window pass-through from kitchen to outside (?deck?)

huangoDecember 4, 2007

Does anyone have some kind of pass-through from their kitchen to the outside, like a window or something?

My future layout would mean walking 20-30 ft from the kitchen into the familyroom to get to the door that leads to the patio. The small patio (?18'x6') is connected to the larger deck (?17'x18') which is right next to the kitchen.

So to get something (like a dish or more napkins during a BBQ) from the kitchen sink to the deck, you'd have to walk 40+feet.

A friend suggested something like a pass-through via the windows. I don't know what kind of windows work like that.

Can I see some pictures?

thank you.

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plllog

I don't have pictures, but have friends who have them. The most useful ones have a counter on the outside so that a person inside can put some things outside without there being a second person there to catch them. The prettiest one I've seen has the same granite on the outside counter, the kitchen counter, and the sill in between, making one, unified surface.

    Bookmark   December 4, 2007 at 11:00PM
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pickyshopper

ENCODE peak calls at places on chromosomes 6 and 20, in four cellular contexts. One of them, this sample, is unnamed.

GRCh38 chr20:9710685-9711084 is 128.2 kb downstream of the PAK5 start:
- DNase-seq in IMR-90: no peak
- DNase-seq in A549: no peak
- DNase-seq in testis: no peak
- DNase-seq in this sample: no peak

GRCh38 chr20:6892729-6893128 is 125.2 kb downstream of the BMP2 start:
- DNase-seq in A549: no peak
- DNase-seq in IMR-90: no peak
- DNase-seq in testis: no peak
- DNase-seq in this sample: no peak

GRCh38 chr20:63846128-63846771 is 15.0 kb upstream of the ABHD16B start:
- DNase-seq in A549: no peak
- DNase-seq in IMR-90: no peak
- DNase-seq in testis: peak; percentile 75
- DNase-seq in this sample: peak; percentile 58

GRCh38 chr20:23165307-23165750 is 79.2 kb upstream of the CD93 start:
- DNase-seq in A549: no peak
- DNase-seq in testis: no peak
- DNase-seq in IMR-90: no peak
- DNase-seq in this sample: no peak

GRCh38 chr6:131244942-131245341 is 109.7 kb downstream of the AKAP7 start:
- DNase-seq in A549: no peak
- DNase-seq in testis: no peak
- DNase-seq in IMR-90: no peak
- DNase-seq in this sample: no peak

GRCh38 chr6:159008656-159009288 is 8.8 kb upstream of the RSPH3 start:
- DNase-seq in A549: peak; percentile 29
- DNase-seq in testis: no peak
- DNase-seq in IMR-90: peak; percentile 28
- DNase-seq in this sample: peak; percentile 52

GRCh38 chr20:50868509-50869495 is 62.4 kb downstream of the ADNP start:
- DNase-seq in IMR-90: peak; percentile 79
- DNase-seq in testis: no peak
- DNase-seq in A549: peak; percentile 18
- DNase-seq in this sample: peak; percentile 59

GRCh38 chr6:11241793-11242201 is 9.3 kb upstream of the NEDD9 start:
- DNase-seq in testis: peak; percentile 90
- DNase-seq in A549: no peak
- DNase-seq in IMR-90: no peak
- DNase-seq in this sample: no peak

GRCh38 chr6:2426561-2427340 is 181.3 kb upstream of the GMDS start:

I seem to remember someone in the Finished Kitchens's Blog having a pass through from their kitchen to outside. I think it might have been Cloudswift

    Bookmark   December 4, 2007 at 11:57PM
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needanap

I'm pretty sure cloud_swift has one, but I can't find it in the FKB. It had the same beautiful granite inside and out.

    Bookmark   December 5, 2007 at 12:04AM
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teedup1

We have a 6-foot wide (pass through) window in front of sink and dishwasher cabs. It sits at counter level and half of it slides open (a la a sliding door). There is a 7' x l8" counter on other side of window (outside). Very handy.

    Bookmark   December 5, 2007 at 12:13AM
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live_wire_oak

This is only really practical in a very mild climate unless you can figure out a method to employ a thermal break between the exterior and interior counter surfaces. (No continuous counter from window to outside.) Otherwise, you have a thermal intrusion of exterior temperature straight into your kitchen. Hot as Hades in the summer and colder than ice in the winter.

    Bookmark   December 5, 2007 at 12:16AM
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teedup1

Thermal intrusion? Maybe I don't know what that means.

Yes, I'm in mild climate, So.Cal., but we have double insulated windows. It get's to be 115 in summer and as low as 18 degrees in winter.